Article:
Jeff seems to think that he needs to someday soon move to Bend, Oregon to pursue his dream of maximizing QDL. In many ways, his environment dictates and contributes to his QDL. He is questioning whether he wants to spend the rest of his active years in Pennsylvania or make the move to his favorite place out west. We all currently travel to ski trips and mountain bike trips but aside from those great days, our QDL are currently here in the Keystone State. But in my mind- that is ok. All of our friends are here with the exception of a few, and life is what you make of it, right? So I thought more about it and asked myself in my Jeep, what do I think is a quality day? Well, I have this positive way of viewing things and really, every day is a gift. When we wake up and are blessed with another healthy day, it is a quality day to me. I know that the epic mountain bike rides with friends and epic ski days with friends are quality days, but I think about every day being a quality day. No matter the weather, no matter what the circumstances, if you are blessed with friends, a good work environment, and a wonderful spouse, you have quality days. A great quality day is spent with my wife Janet. We need to value each and every day because we have each other currently in good health.
We will always value each other no matter what, but we need to maximize that time together. I am sure that Jeff feels that way about his wife Julie who is his partner in everything that he does.
So, I can dream about quality days left out west in some great location. But currently I live in Pittsburgh and must make the QDL alive and well right here. Again, the travel QDL are important and always will be memorable, but days like we had last Saturday with our MTB crew, riding in the spring sunshine, sitting around and telling stories in our soccer chairs, and sipping a cold brew, that is a quality day for sure. How many do we have left? Only the Lord knows that for sure. But my goal is to make every day a quality day, no matter what the day presents. I know what Jeff means about life in Bend. And, he may attain that goal soon. But for the time being, I am looking forward to the Coopers Gap Epic Ride in a few weeks at State College with the Chetlins and looking forward to more fun times with my Janet in whatever we do. Thanks for reading and maximize your QDL.

Younger Next Year

I learn something new every ski season. I like to think other people do as well like my buddy Bill Yalch, seen here with his eyes closed. He and Brady Cunningham asked me how to smooth out their turns and I gave them a tip that always works that basically says…”don’t be in a hurry to finish the turn and engage the new downhill edge early and ride it out- flexing the ankles along the way”. Ankles are the key. I followed them down the trails at Arapaho Basin and called out when to engage the edge and when to flex the ankle. They did it and were very happy. John and Richard Nicolette are two childhood friends of mine who are great skiers. They ski in a very efficient, traditional way, but were interested in the new method of engaging edges and widening their stance. Bottom line- good skiers like Richard and John get it done for sure, but there is always something to be learned with new technique.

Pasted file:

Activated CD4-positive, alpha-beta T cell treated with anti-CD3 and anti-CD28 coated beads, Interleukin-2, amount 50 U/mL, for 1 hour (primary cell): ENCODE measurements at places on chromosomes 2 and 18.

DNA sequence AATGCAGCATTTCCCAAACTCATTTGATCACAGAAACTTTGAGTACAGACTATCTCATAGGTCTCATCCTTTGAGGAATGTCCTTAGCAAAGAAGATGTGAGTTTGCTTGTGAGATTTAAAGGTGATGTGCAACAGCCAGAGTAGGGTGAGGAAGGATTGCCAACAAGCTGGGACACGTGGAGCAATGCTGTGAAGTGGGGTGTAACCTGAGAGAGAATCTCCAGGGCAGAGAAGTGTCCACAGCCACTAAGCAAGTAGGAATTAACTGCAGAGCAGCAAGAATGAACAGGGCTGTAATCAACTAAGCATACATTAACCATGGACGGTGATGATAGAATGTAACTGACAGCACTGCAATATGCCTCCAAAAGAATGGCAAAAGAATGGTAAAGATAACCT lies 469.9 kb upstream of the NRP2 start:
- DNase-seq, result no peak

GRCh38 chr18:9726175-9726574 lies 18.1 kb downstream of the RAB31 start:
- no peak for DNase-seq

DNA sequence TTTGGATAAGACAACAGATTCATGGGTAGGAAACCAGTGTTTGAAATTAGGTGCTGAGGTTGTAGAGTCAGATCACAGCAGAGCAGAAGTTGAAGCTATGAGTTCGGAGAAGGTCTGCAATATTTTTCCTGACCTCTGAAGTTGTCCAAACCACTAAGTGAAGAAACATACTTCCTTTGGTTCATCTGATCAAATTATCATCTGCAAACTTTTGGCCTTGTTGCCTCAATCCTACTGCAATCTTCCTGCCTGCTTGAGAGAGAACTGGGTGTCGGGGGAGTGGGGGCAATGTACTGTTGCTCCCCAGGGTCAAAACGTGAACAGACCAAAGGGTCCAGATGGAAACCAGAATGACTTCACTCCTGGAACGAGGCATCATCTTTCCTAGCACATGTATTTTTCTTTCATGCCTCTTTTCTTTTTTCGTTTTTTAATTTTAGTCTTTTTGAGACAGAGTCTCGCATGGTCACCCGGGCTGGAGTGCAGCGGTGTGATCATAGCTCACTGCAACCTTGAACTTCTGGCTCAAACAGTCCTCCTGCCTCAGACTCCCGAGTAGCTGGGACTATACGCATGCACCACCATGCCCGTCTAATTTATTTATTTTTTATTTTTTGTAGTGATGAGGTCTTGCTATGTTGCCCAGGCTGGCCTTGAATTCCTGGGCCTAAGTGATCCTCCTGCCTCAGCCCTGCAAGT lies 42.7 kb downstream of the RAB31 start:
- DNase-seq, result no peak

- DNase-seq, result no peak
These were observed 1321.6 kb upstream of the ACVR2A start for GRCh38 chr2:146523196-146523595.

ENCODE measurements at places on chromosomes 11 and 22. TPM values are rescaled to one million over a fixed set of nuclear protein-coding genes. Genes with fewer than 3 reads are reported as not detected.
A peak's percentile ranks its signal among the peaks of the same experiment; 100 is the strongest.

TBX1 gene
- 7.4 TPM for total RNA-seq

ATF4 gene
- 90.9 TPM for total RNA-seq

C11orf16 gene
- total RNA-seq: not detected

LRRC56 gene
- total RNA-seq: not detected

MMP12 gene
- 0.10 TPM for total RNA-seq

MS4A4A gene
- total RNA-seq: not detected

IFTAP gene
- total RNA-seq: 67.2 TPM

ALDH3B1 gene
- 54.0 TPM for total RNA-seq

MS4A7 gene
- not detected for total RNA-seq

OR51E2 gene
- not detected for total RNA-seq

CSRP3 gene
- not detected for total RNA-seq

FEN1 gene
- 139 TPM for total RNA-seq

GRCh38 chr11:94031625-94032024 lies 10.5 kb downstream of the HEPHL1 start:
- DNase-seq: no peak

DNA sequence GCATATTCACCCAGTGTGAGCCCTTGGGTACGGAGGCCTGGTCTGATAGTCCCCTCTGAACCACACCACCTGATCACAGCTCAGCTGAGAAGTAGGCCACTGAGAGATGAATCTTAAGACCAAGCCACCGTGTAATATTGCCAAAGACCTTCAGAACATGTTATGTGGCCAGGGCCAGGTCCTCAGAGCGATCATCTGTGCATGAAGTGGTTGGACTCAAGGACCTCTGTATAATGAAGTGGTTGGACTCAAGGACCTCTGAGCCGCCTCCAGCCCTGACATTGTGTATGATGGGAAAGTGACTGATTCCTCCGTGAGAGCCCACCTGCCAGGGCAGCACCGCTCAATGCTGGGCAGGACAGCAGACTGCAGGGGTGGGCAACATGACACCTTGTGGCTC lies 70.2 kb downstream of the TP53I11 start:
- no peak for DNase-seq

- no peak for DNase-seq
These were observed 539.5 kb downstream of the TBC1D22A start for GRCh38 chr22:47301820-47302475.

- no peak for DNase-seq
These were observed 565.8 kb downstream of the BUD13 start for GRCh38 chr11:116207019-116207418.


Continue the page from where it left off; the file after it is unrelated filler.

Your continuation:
Fast forward a day and I made my way to Reno to meet up with our annual gathering of F.O.E.D.( Friends of Eric Durfee).

This group comes from all over the country to ski with Eric due to his generosity and we all represent different phases of his life. Mark Hutchinson and Proctor Reid are his childhood friends from Vermont. Hutch was a race coach at Stowe and coached Erik Schlopy who was a U.S. Ski Team member. Proctor raced with them as juniors and eventually raced for Dartmouth. John Ingwersen and Bart Smith raced for Cornell with Eric, and I came on the scene after Eric was married to my friend Helen from Seven Springs. This group skis hard and for a bunch of 60+ guys, we go from the first chair to the last chair. This year we had a little addition to our usual hard core gathering. My friend Jeff Mihalsky, a snowboarder- splitboarder to be exact( he has great prowess in the back country), came up from Sacramento to ski with us at Mt. Rose. It was funny- he kept calling us “old dudes” but we all learned a bit about snowboarding and my friend Eric said no doubt that snowboarding saved the ski industry. It was a great vision to see a bunch of old hard core skiers having a blast with a young snowboarder. We all get down the hill hard and fast and it was a great day and a mutual learning experience.

So one day at Mammoth, Eric says to Hutch ( a seasoned PSIA Ski Instructor as well as race coach), ” Hutch- give us all a tip for us to work on this trip.” He thought about it for a while and after telling me to lower my center of gravity and look more ahead, telling Eric and Ing to follow the turns with their center of mass instead of being so countered in the typical race position, and telling Proctor practically nothing because he bends the skis so well and gets them out from under his body that there isn’t much improvement there. We all learned something from those suggestions and even though we all are seasoned skiers, we all can learn something every season. Thanks Hutch.